How to Use Turmeric for Pain Relief

Using turmeric for pain and other conditions has a long history in traditional medicine. Like many natural medicines, it has many uses; two of the best known are as an anti-inflammatory and an analgesic painkiller.

Turmeric and ginger are related spices in the Zingiberaceae family.

Turmeric’s most active component is the phytochemical curcumin, a polyphenol.

Turmeric and its component curcumin gives a yellow color and a characteristic flavor to curry. It’s used in cooking in India in large quantities; it is thought that may account for the low rates of cancer and Alzheimer’s disease in India.

Clinical Trials

The Zingiberaceae spices and extracts have been the subject of a significant number of human clinical trials, as well as laboratory and animal studies, for a variety of conditions.



Turmeric for pain

In 2015, in Nutrition Journal1, researchers analyzed clinical trials that met the same standard as used for drug testing.

They concluded that Zingiberaceae extracts:

  • Have a “moderate to large effect” on chronic pain
  • Show “comparable effectiveness to standard NSAID treatments” in osteoarthritis​

Both turmeric and ginger are considered safer than NSAIDs, with few or no “serious adverse events.”

Unlike NSAIDs, they also have the potential to modulate the immune system for long-term benefits against inflammatory and autoimmune processes.


The Nutrition Journal article mentioned above2 reported that “multiple randomized trials” for arthritis “mostly found moderate reductions in subjective pain,” with turmeric and curcumin outperforming ginger.

One of the studies analyzed was a 2014 study, published in the journal Clinical Interventions in Aging3, that concluded that curcumin was as effective as ibuprofen for “pain reduction and functional improvement” in knee osteoarthritis.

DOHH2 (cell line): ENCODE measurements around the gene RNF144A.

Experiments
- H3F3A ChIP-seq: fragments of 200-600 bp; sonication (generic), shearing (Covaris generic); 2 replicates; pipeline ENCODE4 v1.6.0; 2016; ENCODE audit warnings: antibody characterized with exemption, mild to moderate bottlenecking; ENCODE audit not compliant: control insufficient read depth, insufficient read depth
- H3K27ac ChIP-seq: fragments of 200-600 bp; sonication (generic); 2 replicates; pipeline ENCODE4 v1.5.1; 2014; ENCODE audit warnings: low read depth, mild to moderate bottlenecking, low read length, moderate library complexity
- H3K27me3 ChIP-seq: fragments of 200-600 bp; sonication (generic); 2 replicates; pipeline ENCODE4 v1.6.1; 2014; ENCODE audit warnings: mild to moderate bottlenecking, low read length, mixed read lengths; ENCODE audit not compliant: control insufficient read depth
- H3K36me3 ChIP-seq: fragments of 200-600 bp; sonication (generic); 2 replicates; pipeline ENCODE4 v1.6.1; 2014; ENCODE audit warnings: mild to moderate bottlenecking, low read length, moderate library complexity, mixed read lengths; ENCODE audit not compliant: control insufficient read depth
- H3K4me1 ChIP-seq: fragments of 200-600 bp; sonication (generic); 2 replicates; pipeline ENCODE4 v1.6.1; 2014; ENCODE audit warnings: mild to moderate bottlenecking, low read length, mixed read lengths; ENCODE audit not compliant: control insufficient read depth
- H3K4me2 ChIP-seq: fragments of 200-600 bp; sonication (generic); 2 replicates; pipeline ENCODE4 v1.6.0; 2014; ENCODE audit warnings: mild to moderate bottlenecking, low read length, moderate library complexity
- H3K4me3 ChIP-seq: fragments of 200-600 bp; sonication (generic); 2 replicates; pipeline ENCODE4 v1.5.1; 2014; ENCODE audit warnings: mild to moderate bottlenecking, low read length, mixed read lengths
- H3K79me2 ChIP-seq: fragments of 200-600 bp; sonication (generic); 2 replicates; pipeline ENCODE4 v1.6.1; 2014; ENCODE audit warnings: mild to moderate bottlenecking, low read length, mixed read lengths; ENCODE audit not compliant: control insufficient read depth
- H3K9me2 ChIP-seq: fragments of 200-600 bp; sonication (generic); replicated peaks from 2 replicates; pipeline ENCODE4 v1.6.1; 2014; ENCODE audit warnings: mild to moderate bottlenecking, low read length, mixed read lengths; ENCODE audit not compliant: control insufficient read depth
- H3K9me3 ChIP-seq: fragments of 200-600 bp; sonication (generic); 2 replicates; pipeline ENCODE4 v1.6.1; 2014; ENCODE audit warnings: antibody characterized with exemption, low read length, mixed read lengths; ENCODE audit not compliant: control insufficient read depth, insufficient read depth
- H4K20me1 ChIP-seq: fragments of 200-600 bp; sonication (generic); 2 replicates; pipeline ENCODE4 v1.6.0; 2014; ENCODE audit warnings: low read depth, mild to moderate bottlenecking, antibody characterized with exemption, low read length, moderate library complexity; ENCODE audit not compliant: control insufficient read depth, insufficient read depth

I noticed that this study was of only a four-week course of each substance. I would expect that a longer use of curcumin would show an even better result. I don’t think that anyone would believe that ibuprofen gets more effective over time; curcumin may.



Other conditions

Other human clinical trials have shown good results for recovery from surgery, irritable bowel syndrome, inflammatory bowel disease, ulcers, eye conditions, and cancer.

A phase II clinical trial, published in The Southeast Asian Journal of Tropical Medicine and Public Health in 20014, caught my attention: Patients with peptic ulcers took 600 mg. of turmeric five times a day; ulcers disappeared for 76% of the patients in twelve weeks.

Turmeric’s anti-cancer properties are also a major focus of research.

Other benefits

Turmeric appears to be a rather astonishing medicinal food with many more uses for health than I have discussed here.

“Turmeric is one of five medicinal plants used efficiently as a single drug,” wrote the Thai authors of the ulcer study5, explaining that the development of the knowledge of turmeric is part of the national policy of Thailand.



Turmeric Action Steps

Turmeric, ginger, and the extract of turmeric called curcumin, are widely available both as spices for cooking and as nutritional supplements.

Sources agree that all three have a better “safety profile” than NSAIDs.


Allergic reactions are always possible.

Interactions with medication are possible. Consult with your doctor and pharmacist about interactions with blood thinners, NSAIDs, and other medications.

Turmeric and curcumin may be anticoagulants, or blood thinners, especially when combined with NSAIDs.

In chemotherapy, a 2009 Alternative Medicine Review article6 notes that curcumin may “enhance the effects of some chemotherapy drugs” yet “inhibits the activity of certain chemotherapy drugs.”


Turmeric is classified by the FDA as a GRAS (Generally Regarded As Safe) food additive.

The 2009 article in Alternative Medicine Review7 concludes, “In every published clinical trial, curcumin appears to be extremely safe, even at doses up to 8 g. [8000 mg.] daily.”

See the Cautions above.

Curcumin with piperine?

The body rapidly clears curcumin.

In one approach, substances are added to curcumin to keep it in the body longer. This is usually described as “increasing bioavailability.”

In a common formulation of curcumin supplements, piperine, a substance derived from black pepper, is added. It interferes with the breakdown of curcumin and increases the levels of curcumin in the blood.